Read More
Filing back taxes in 2019: 6 Helpful Tips

Filing back taxes in 2019: 6 Helpful Tips

By on Dec 12, 2018 in Tax Tips | 0 comments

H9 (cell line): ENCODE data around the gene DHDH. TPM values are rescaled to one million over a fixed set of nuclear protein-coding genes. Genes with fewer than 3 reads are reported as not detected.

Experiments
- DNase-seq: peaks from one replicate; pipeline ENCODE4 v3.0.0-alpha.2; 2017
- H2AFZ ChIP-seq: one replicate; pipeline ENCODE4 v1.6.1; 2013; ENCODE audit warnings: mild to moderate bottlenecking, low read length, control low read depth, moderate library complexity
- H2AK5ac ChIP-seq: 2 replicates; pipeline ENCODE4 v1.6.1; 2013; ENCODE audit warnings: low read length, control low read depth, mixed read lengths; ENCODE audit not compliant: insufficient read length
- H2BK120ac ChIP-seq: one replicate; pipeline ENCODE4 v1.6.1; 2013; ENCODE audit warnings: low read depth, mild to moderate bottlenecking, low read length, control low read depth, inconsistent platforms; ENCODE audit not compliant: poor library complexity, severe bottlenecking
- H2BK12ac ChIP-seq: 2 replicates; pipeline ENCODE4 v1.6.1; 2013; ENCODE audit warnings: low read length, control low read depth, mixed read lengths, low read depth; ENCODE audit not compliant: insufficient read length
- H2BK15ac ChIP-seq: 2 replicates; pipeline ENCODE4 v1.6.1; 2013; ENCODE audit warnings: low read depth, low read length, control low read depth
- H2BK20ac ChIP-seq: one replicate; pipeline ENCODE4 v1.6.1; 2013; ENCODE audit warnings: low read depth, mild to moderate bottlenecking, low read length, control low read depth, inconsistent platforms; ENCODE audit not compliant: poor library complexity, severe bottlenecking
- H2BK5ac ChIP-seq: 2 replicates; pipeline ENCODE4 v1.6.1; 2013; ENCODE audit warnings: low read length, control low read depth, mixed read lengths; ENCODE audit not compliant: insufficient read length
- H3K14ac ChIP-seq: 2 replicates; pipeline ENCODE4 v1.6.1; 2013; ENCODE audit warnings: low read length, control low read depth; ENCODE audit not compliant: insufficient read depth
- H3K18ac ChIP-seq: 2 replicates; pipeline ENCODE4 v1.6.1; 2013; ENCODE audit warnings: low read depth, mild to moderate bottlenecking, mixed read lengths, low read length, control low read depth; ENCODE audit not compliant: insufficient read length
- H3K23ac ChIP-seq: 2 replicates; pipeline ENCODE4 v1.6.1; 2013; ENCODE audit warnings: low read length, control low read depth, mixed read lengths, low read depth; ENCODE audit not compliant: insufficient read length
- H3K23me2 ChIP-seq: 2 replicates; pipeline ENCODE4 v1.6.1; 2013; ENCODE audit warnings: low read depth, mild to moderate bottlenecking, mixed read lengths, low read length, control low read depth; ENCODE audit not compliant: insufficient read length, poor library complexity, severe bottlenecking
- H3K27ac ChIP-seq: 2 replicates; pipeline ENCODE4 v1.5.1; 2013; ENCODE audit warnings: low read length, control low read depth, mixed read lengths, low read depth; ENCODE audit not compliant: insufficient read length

Did you know that the IRS could be holding money that’s rightfully yours? They’ll gladly keep any money they owe you if you don’t file a tax return. There’s even a statute of limitations on claiming past refunds. If it expires, then you’re out of luck. Perhaps the most important tip anyone can give taxpayers who plan to file back taxes next year is don’t wait. While sending in those old returns might look like a good New Year’s Resolution, there’s no reason to wait that long. If you’re not sure where to start, have a look at some of our favorite tips. 6 Tips for Back Filing Taxpayer   1) Get All Your Documents Together Try to find all relevant 1099 forms, W2 sheets, business income records and old bills for expenses. You might not have misplaced nearly as many things as you might have originally thought. However, you should contact your employer or financial institution if you can’t find a document. They may be able to forward you any information that you’re missing. You might also consider calling the IRS and requesting income data for any missing period of time. They probably have it since every company has to report this information to the IRS. 2) Acquire the Relevant Forms Even if you’re filing back taxes in 2019 you might not be allowed to use current IRS forms. Taxpayers who have to file using information from previous years have to use the forms from those years. Fortunately, the IRS continues to distribute obsolete forms as digital PDF files on their website so you should be able to find the ones you need. 3) Substitute Lost Data with Form 4852 Many taxpayers don’t realize this, but the IRS has a substitute form for cases where taxpayers can’t find the forms they need to file back taxes. Form 4852 can replace all of the following types of documentation: 1099s W2s Pension & IRA distribution records Tax & wage statements You simply need to estimate the amounts when filling out form 4852. There’s no need to panic if it looks like some information is lost for good since the IRS is generally understanding about having to use this form in...